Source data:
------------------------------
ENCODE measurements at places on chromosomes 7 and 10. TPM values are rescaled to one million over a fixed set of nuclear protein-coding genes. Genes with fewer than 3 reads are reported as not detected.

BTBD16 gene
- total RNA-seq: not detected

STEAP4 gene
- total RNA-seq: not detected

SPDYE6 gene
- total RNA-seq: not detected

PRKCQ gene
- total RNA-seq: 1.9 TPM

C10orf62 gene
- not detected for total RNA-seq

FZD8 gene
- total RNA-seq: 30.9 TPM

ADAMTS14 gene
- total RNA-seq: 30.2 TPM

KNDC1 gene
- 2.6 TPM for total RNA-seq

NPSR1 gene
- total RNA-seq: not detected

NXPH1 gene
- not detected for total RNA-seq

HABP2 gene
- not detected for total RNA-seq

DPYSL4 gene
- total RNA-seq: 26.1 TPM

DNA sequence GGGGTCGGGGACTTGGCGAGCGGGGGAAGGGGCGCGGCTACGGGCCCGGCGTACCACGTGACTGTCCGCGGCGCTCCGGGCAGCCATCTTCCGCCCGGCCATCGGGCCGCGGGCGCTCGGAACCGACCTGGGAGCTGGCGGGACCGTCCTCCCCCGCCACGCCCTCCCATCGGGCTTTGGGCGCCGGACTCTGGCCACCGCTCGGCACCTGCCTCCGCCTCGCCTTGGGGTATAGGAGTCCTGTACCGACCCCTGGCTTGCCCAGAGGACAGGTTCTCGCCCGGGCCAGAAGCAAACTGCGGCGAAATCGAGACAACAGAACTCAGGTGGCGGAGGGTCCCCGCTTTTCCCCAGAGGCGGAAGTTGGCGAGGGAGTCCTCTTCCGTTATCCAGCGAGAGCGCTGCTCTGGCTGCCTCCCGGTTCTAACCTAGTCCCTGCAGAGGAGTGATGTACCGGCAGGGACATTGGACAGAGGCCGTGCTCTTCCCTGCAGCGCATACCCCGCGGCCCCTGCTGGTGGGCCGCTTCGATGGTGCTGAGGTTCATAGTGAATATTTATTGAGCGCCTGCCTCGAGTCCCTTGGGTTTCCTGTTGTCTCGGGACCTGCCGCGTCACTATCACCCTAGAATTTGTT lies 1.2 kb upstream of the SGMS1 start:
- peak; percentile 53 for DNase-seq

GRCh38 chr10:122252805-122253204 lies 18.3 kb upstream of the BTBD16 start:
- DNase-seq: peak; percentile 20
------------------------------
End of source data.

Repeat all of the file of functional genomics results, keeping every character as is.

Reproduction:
ENCODE measurements at places on chromosomes 7 and 10. TPM values are rescaled to one million over a fixed set of nuclear protein-coding genes. Genes with fewer than 3 reads are reported as not detected.

BTBD16 gene
- total RNA-seq: not detected

STEAP4 gene
- total RNA-seq: not detected

SPDYE6 gene
- total RNA-seq: not detected

PRKCQ gene
- total RNA-seq: 1.9 TPM

C10orf62 gene
- not detected for total RNA-seq

FZD8 gene
- total RNA-seq: 30.9 TPM

ADAMTS14 gene
- total RNA-seq: 30.2 TPM

KNDC1 gene
- 2.6 TPM for total RNA-seq

NPSR1 gene
- total RNA-seq: not detected

NXPH1 gene
- not detected for total RNA-seq

HABP2 gene
- not detected for total RNA-seq

DPYSL4 gene
- total RNA-seq: 26.1 TPM

DNA sequence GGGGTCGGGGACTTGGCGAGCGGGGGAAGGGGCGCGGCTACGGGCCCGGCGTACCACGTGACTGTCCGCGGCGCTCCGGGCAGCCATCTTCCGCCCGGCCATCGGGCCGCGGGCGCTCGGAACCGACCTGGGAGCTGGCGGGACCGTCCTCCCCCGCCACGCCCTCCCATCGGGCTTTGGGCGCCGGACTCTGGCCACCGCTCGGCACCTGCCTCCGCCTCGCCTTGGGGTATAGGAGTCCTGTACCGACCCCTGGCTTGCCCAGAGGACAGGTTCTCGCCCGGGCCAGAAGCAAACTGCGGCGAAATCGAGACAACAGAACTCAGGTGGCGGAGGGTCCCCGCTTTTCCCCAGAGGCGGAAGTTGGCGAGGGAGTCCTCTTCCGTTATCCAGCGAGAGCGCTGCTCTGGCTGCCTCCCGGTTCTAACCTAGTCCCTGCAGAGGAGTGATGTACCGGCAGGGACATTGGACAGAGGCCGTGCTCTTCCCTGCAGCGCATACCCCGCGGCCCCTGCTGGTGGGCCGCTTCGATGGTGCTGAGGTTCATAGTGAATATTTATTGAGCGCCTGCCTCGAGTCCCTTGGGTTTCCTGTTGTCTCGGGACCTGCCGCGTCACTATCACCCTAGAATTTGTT lies 1.2 kb upstream of the SGMS1 start:
- peak; percentile 53 for DNase-seq

GRCh38 chr10:122252805-122253204 lies 18.3 kb upstream of the BTBD16 start:
- DNase-seq: peak; percentile 20